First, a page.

Vicki Marie’s Sexy Summer Reading Series: One Chapter A Day
THE BACHELOR CHAPTERS: A THINKING WOMAN’S ROMANCE
Kyle had recommended the Copacabana for salsa when he knew I was coming back to Manhattan. It was almost a year since the two of us were in New York together, living large in our midtown suite, shopping for shoes in SoHo, and burning the floorboards at smaller, neighborhood clubs.
The main ballroom at the Copa was three times the size of the Century. On Saturday night it was packed, the men and women were dressed fine, and their dance level was sharp. But it was a couple’s crowd for the bridge and tunnel crew, which meant that the opportunities for a sola salsera on the floorboards were slim. Gratefully, the Copa offered a second dance floor, spinning hip-hop and pop, so I could break out my freestyle moves; no partner required. When that fun was done, I took a taxi to the hotel bar, my mind set on a crystal, clear martini.
It was after 1:00 a.m. when I returned to the James Hotel and found the lounge overflowing with New Yorkers. Disappointed that there was no room at the bar, I caught the bartender’s attention and mimed my order of a stirred martini. He’d made several for me during the past few days, and he had it down: stirred and dead dry with three olives.
Balancing the beautiful cocktail, I made my way to the lobby in search of a free chair. I picked one in a conversation pit, opposite two men. They broke for a bar nod when I asked whether the seat was available. Both were black, and framed an eclectic portrait: one wore a Michelin Man parka, his ballooning dreadlocks tied up in a red scarf, while his friend cut toward convention, with short-trimmed hair, black-rimmed glasses and a three-button blazer over blue jeans. Both appeared young, but who knew? I’d given up on guessing.
I took a sip and waited for what I knew would be coming: an invitation for conversation. It was a bar room fact that a brother was not likely to let a single woman sit single for long, and I had two contenders to guarantee I would not be drinking alone.
Black men had been demonstrating this reflex from day one, when they flooded my mailbox on the dating site. Curtis Jones, the dreadlocked of the pair, proved me right by calling out my pants. I had hit SoHo for shopping after my skate in the park, and had scored big with low-riding cargo pants, hemmed to capris-length, and cut from a jungle-green camouflage pattern. They were unique and sassy, embellished with asymmetrical embroidery, and a studded grommet pattern, and just shy of too much.
That got us rolling, and for more than an hour we talked about fashion, the arts, and their New York City lives. They were both locals, Curtis a fine art photographer and Earl a music producer. Curtis told me his photos were simple ocean landscapes, but printed to monumental scale, larger than fifteen feet across. He described the elaborate process of making the prints, with darkroom exposures that were timed in days, not seconds. Curtis’s prints sold for more than twenty thousand dollars, and were one-of-a-kind. He was practicing the exact opposite of what I had begun with my Forever Forty- Four art catalog of unlimited editions, and a business plan of affordable art.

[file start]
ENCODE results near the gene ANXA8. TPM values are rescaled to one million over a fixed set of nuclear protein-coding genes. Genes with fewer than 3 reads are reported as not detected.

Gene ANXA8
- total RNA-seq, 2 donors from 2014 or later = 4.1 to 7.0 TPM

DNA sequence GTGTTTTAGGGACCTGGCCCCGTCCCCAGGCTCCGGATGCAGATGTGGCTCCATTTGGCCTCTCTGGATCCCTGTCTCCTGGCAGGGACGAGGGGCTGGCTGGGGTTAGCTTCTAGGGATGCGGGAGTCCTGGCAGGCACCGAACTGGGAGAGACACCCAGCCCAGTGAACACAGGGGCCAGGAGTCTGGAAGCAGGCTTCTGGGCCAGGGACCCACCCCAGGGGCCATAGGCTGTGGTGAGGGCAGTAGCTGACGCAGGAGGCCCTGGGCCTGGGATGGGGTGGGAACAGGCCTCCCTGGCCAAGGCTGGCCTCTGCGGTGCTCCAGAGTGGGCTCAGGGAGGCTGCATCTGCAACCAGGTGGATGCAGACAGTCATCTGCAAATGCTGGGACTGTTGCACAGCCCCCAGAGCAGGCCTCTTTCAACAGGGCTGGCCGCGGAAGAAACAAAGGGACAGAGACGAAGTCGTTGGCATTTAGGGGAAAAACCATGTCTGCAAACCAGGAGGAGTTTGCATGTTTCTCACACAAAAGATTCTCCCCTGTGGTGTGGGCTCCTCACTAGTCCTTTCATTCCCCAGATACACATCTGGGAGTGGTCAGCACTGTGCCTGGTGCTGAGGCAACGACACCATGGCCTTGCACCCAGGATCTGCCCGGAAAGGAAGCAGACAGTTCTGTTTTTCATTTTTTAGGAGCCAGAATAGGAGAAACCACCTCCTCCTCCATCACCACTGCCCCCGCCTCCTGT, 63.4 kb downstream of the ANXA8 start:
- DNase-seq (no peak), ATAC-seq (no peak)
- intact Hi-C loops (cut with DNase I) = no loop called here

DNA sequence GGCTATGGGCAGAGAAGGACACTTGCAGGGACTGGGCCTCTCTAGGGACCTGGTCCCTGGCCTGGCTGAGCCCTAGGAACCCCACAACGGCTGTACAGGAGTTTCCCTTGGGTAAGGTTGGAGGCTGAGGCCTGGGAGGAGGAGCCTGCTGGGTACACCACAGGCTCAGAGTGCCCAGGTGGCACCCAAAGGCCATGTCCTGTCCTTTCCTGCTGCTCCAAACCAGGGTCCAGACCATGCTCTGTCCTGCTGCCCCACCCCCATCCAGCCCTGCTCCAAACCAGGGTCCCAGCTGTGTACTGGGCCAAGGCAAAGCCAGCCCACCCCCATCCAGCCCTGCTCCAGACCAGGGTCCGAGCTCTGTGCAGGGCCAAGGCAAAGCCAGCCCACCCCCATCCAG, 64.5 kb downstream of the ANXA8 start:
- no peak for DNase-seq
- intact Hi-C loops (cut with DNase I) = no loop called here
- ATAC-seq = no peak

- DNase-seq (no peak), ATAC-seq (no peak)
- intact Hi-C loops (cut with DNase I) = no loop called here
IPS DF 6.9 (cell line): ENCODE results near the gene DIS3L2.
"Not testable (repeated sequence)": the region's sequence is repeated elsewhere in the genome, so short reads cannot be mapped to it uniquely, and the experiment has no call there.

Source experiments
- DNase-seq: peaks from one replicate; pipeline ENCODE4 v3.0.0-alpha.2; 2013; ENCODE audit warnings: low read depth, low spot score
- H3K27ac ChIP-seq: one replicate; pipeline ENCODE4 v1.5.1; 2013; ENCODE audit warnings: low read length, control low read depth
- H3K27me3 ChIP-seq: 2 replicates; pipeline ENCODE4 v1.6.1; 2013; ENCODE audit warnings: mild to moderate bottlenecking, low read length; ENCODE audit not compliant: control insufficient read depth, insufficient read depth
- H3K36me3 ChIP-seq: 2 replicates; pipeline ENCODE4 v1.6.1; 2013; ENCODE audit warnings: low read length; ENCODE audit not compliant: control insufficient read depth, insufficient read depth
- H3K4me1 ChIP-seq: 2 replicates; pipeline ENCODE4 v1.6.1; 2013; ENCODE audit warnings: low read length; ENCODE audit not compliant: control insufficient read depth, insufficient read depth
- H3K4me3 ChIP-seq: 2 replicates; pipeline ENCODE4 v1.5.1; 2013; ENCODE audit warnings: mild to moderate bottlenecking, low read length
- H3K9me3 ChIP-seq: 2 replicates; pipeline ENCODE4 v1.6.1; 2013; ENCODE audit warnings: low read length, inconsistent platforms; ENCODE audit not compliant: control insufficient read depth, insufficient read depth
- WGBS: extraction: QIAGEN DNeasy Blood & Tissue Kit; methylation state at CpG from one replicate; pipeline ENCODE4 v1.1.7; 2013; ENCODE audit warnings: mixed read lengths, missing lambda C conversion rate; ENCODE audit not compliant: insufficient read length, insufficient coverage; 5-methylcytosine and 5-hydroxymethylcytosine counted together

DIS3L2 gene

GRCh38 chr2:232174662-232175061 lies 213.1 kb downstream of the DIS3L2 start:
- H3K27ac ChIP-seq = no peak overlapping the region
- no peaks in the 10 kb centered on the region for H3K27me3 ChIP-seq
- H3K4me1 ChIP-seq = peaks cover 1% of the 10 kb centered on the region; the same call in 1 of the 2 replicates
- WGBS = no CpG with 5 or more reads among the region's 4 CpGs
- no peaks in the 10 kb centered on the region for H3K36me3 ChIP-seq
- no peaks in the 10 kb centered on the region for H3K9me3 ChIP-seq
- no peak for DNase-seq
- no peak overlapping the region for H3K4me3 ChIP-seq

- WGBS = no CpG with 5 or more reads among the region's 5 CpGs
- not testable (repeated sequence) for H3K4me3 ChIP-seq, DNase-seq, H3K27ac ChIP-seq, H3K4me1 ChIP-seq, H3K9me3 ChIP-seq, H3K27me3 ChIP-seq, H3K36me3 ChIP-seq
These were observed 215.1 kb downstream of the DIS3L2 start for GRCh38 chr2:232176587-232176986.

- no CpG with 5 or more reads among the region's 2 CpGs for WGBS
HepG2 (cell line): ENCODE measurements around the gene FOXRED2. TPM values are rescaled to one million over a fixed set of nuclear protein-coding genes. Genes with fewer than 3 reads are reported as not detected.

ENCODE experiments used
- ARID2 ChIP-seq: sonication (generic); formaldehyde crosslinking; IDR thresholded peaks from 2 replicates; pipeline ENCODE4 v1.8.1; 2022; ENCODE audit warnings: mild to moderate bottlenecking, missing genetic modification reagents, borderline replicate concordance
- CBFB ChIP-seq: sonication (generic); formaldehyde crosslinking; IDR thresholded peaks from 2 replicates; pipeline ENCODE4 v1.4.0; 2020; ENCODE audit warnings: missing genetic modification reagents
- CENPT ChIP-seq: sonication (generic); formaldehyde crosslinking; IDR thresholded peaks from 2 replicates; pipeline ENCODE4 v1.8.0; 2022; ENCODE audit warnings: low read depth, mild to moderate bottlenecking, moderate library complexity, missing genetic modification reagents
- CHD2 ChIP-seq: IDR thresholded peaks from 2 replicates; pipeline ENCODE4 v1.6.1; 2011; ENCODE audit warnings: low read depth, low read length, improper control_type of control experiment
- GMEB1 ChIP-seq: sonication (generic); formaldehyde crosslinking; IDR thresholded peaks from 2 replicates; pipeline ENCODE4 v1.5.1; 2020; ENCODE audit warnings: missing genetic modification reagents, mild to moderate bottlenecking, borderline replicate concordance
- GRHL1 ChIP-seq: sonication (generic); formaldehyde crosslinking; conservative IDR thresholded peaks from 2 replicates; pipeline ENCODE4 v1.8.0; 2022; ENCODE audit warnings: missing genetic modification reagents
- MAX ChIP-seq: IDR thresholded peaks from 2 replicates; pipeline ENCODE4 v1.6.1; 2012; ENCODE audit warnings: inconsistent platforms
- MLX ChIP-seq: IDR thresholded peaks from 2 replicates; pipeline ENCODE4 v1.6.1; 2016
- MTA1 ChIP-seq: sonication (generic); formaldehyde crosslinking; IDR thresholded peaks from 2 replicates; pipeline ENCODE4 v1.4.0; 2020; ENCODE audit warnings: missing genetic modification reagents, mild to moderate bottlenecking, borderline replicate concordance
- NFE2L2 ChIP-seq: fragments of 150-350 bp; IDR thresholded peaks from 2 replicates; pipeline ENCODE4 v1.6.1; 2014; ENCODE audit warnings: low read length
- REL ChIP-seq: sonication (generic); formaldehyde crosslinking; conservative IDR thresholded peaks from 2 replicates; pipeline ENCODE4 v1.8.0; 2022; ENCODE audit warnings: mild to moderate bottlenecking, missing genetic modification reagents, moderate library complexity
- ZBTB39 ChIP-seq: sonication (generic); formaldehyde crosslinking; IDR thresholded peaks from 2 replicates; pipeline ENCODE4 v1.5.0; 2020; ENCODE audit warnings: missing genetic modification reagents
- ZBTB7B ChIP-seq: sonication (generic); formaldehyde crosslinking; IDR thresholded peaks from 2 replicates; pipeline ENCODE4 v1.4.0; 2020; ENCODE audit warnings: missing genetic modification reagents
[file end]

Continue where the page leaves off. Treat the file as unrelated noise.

I learned that Curtis’s early influences included the black photographer, Gordon Parks, a close friend of his family. Of course I was a fan of the artist; I had studied Parks in college, when I got my first degree in photography. His career included photographing for the Farm Security Administration during the Great Depression, fashion for Vogue in the ‘40s, and Life Magazine in the ‘50s and ‘60s. Parks was also a composer, screen writer, and filmmaker. He wrote and directed Shaft, released in 1971, the first of a genre known as Blaxploitation that hit the screens through the 1970s. Ironically, and sadly, Gordon Parks had died that same day. What a life. Parks had stepped over every barricade engineered to keep a creative black man down. He had literally done it all, and done much of it first. That was a lot of living packed into ninety-four years.
I was ready for my second cocktail when the staff announced the bar was closing. I looked at my watch; it was only two o’clock.
“We need another drink! I have a bar in my room!”
“And I have weed in my ride,” Earl said with a bright smile.
“To After Hours, at Chateau Vicki Marie!” said Curtis, the perfect toast before we drained our stemware and moved the party upstairs to the fourth floor of the James Hotel.
Unlike the previous evening with Reggie Simmons, I invited Curtis and Earl to my room because I’m a social animal, not because I was looking to fast-forward toward sex. The conversation was high-octane interesting, and I wasn’t ready to put Saturday night to sleep. It’s a fact that, “come to my room,” is hook-up code for, “let’s have sex,” but I was offering sex-free hospitality. Whether they understood that or not, Curtis and Earl proved to be fully capable, and brought their good manners, big brains, and party spirit to the room. Fortified by cross-cultural conversation, single malt scotch, and New York homegrown, the three of us dug in for a respectfully long Saturday night.
TOMORROW: Chapter 45
Copyright Vicki Marie Stolsen, 2014, Forever Forty-Four Publications, Publicity Rare Bird Lit, Tyson Cornell, Tyson@rarebirdlit.com, Distribution by Ingram, Available online and in bookstores in paperback, eBook, and audio format.